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Standing Rock

Tuesday, June 9, 2015

Sheshegwaning First Nation adoptee connects with family through art

  CBC News
 







Artist Paul Whittam has always wondered about his birth family, as he was adopted when he was just ten weeks old.
He had a loving childhood, but knew he was a member of the Sheshegwaning First Nation on Manitoulin Island and has had a longing to connect with his blood relatives.
During his time at Trent University, he asked an elder for his spirit name, and through a traditional naming ceremony, was given the name Negik, which means Otter.
Paul Whittam is seen with his birth sister, and his mother, Virginia. (Supplied)
After finishing his degree, Whittam said he started to deal with depression. He turned to First Nations healers, and one from Manitoulin Island told him he believed he knew who Whittam's birth mother was.
"I was just stunned by this information," he said.
He said his adoptive mother got the adoption records and the information matched. He later found out the healer he was speaking with, named Joe, was his uncle.
Whittam contacted his birth mother through e-mail and the two started to correspond.
"It came to the point about a year later that it was time to go for a visit up to Manitoulin Island," he said.
The two decided to meet on Mother's Day.
"It was a little frightening at first but as soon as I saw her, she looked exactly like me," he said. "We just gave each other a big hug and shared a tear of joy. It's been wonderful ever since then."
Since that moment, Whittam said he's no longer depressed as he now has two families — including a brother and sister.
"My sister's name, her spirit name that was given to her years before I even met her is Young Otter Woman in Ojibwe language," he said
"I had the same name as my sister who I had never met before and I got my [spirit] name when I was at school."
Whittam said he describes his artwork as visual healing through colour, shape and form.
His birth family recently came to the event to see his work. The display is at the Ojibwe Cultural Foundation centre on Manitoulin Island until July 2.


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Veronica, we adult adoptees are thinking of you today and every day. We will be here when you need us. Your journey in the adopted life has begun, nothing can revoke that now, the damage cannot be undone. Be courageous, you have what no adoptee before you has had; a strong group of adult adoptees who know your story, who are behind you and will always be so.

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Thought-provoking and moving 11 October 2012
Two Worlds - Lost children of the Indian Adoption Projects

If you thought that ethnic cleansing was something for the history books, think again. This work tells the stories of Native American Indian adoptees "The Lost Birds" who continue to suffer the effects of successive US and Canadian government policies on adoption; policies that were in force as recently as the 1970's. Many of the contributors still bear the scars of their separation from their ancestral roots. What becomes apparent to the reader is the reality of a racial memory that lives in the DNA of adoptees and calls to them from the past.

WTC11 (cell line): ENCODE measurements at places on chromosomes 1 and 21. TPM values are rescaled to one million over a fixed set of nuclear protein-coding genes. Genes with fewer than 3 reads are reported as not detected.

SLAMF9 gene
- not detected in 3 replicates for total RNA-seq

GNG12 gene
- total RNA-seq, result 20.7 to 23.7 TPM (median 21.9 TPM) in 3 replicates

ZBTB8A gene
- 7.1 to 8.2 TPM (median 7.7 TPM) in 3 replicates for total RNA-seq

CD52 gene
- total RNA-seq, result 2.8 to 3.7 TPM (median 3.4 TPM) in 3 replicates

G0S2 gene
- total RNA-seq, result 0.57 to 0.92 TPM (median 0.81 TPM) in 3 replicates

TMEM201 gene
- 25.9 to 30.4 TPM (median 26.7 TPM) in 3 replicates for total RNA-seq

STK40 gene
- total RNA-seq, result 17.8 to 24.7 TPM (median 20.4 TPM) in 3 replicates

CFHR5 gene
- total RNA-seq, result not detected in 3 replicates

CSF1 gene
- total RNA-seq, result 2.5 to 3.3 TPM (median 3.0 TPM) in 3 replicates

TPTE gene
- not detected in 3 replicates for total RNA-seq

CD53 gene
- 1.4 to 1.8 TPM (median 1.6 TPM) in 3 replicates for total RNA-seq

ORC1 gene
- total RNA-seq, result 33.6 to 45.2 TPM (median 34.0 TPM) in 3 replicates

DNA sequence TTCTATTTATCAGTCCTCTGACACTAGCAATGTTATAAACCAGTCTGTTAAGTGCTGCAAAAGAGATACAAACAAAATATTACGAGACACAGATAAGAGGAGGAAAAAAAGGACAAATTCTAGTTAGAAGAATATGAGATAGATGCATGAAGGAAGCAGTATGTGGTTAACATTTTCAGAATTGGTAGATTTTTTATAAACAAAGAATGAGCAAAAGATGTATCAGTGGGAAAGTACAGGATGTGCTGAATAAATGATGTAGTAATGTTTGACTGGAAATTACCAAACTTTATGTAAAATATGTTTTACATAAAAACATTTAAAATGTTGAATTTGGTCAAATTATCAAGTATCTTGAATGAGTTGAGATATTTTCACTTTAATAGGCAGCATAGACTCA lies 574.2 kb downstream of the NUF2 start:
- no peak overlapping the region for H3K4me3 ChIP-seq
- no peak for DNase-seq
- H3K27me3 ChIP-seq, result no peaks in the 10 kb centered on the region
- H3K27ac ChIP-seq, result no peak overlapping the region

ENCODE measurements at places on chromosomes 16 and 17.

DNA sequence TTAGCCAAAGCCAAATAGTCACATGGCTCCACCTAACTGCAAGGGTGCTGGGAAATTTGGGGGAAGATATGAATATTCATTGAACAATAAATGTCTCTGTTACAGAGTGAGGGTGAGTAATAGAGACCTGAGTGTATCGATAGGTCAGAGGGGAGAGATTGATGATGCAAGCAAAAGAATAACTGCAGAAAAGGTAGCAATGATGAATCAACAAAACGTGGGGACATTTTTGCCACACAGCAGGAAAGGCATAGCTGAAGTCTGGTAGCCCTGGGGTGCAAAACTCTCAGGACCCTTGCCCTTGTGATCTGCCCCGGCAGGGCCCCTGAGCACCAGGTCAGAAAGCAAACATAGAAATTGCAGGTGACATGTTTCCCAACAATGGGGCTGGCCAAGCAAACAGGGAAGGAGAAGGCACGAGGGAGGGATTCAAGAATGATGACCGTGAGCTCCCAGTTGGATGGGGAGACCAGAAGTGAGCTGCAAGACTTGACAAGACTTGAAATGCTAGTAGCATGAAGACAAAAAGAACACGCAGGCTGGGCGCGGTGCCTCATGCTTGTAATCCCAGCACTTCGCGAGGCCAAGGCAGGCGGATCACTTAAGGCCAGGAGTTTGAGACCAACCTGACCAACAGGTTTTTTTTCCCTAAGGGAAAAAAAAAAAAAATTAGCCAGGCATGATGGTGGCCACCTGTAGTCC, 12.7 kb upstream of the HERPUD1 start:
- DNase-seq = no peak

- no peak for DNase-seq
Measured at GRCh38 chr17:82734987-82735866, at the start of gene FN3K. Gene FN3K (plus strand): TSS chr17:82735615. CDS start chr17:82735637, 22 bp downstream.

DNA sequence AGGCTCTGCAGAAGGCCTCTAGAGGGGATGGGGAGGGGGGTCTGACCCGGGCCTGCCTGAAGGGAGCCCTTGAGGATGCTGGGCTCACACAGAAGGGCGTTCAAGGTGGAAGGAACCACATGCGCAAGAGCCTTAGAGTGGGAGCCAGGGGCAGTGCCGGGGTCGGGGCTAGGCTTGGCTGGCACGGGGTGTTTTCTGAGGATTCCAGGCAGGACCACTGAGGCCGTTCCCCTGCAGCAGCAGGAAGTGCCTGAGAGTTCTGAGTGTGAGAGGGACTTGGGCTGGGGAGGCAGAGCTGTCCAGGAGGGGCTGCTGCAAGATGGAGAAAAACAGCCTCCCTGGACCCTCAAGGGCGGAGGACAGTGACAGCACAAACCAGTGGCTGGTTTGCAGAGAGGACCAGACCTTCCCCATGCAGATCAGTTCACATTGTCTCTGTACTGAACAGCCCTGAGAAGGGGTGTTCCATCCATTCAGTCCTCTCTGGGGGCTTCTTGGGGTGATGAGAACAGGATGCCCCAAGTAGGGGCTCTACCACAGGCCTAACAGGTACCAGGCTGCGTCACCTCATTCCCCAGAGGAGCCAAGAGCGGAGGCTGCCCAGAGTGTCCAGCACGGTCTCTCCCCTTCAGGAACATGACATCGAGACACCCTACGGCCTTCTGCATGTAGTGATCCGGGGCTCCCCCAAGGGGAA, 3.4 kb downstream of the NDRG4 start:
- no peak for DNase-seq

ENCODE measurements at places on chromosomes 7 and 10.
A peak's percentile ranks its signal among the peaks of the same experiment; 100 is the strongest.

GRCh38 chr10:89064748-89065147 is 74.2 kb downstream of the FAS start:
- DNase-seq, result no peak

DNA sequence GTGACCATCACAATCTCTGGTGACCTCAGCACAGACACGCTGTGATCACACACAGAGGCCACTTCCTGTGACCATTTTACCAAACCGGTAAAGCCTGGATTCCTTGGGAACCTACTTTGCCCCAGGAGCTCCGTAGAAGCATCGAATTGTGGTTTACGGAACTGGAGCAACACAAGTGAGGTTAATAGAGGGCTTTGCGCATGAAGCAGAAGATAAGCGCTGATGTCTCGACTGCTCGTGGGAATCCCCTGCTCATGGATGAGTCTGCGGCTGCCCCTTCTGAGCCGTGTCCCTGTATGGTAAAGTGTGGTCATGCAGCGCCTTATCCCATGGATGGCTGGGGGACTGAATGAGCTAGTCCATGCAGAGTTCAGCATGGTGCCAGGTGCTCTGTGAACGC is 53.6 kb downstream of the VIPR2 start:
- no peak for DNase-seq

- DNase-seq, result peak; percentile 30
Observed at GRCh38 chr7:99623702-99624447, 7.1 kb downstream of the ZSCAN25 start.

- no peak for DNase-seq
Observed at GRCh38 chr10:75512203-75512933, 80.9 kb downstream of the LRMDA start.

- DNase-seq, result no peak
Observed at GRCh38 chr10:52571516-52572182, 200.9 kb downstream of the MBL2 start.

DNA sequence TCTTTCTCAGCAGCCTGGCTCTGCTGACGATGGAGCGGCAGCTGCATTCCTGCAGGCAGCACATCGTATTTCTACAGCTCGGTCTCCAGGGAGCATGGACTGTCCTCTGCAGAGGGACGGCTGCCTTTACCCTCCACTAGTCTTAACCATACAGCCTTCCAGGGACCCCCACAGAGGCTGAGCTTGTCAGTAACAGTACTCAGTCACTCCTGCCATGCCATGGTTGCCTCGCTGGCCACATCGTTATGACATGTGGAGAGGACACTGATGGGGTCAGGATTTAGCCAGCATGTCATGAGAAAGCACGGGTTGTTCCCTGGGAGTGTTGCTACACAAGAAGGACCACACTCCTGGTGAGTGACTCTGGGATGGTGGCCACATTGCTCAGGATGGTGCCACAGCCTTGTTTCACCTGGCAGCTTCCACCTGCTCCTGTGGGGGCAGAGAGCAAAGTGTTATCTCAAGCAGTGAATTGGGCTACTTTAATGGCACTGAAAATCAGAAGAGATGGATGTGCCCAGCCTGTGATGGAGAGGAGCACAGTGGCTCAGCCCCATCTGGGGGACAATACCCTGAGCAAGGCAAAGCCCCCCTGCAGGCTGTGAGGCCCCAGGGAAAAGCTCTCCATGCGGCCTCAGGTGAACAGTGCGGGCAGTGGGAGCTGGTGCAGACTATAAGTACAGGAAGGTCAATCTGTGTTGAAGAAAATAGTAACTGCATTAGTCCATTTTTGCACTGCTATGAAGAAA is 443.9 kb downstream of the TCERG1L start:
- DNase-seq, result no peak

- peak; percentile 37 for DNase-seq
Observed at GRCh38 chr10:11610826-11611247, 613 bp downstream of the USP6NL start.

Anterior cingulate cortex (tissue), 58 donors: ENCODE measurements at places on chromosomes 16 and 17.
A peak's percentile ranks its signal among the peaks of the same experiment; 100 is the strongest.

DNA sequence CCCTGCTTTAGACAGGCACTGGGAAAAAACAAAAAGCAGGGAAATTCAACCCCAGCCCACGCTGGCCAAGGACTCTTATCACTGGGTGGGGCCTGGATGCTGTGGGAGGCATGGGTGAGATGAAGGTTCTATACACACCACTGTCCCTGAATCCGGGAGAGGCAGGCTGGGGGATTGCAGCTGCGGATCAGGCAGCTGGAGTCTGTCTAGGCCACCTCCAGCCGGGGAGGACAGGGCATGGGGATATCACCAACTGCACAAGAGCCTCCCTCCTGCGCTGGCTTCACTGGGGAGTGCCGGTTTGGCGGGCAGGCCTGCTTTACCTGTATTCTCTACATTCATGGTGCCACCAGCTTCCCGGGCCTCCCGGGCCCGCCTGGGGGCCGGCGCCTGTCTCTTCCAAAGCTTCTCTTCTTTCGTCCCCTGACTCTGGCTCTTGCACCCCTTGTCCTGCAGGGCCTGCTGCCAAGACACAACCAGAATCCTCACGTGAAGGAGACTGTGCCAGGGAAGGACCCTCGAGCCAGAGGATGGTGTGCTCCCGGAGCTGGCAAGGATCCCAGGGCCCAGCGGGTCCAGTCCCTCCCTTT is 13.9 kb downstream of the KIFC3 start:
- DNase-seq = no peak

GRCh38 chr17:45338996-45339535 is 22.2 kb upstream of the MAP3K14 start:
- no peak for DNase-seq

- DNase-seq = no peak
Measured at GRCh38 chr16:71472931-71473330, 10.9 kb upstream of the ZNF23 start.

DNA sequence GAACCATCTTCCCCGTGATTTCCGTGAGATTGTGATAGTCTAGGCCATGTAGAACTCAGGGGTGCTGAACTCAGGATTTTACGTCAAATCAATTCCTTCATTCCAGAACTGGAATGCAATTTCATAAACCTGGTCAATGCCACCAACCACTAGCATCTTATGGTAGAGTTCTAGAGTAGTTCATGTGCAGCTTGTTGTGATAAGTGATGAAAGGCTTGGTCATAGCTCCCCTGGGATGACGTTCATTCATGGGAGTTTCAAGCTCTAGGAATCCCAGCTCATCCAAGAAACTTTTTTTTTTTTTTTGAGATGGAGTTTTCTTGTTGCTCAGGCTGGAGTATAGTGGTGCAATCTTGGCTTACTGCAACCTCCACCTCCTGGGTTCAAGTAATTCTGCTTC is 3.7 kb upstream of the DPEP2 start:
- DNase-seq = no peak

The editors have let the contributors tell their own stories of their childhood and search for their blood relatives, allowing the reader to gain a true impression of their personalities. What becomes apparent is that nothing is straightforward; re-assimilation brings its own cultural and emotional problems. Not all of the stories are harrowing or sad; there are a number of heart-warming successes, and not all placements amongst white families had negative consequences. But with whom should the ultimate decision of adoption reside? Government authorities or the Indian people themselves? Read Two Worlds and decide for yourself.

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ADOPTION TRUTH

As the single largest unregulated industry in the United States, adoption is viewed as a benevolent action that results in the formation of “forever families.”
The truth is that it is a very lucrative business with a known sales pitch. With profits last estimated at over $1.44 billion dollars a year, mothers who consider adoption for their babies need to be very aware that all of this promotion clouds the facts and only though independent research can they get an accurate account of what life might be like for both them and their child after signing the adoption paperwork.

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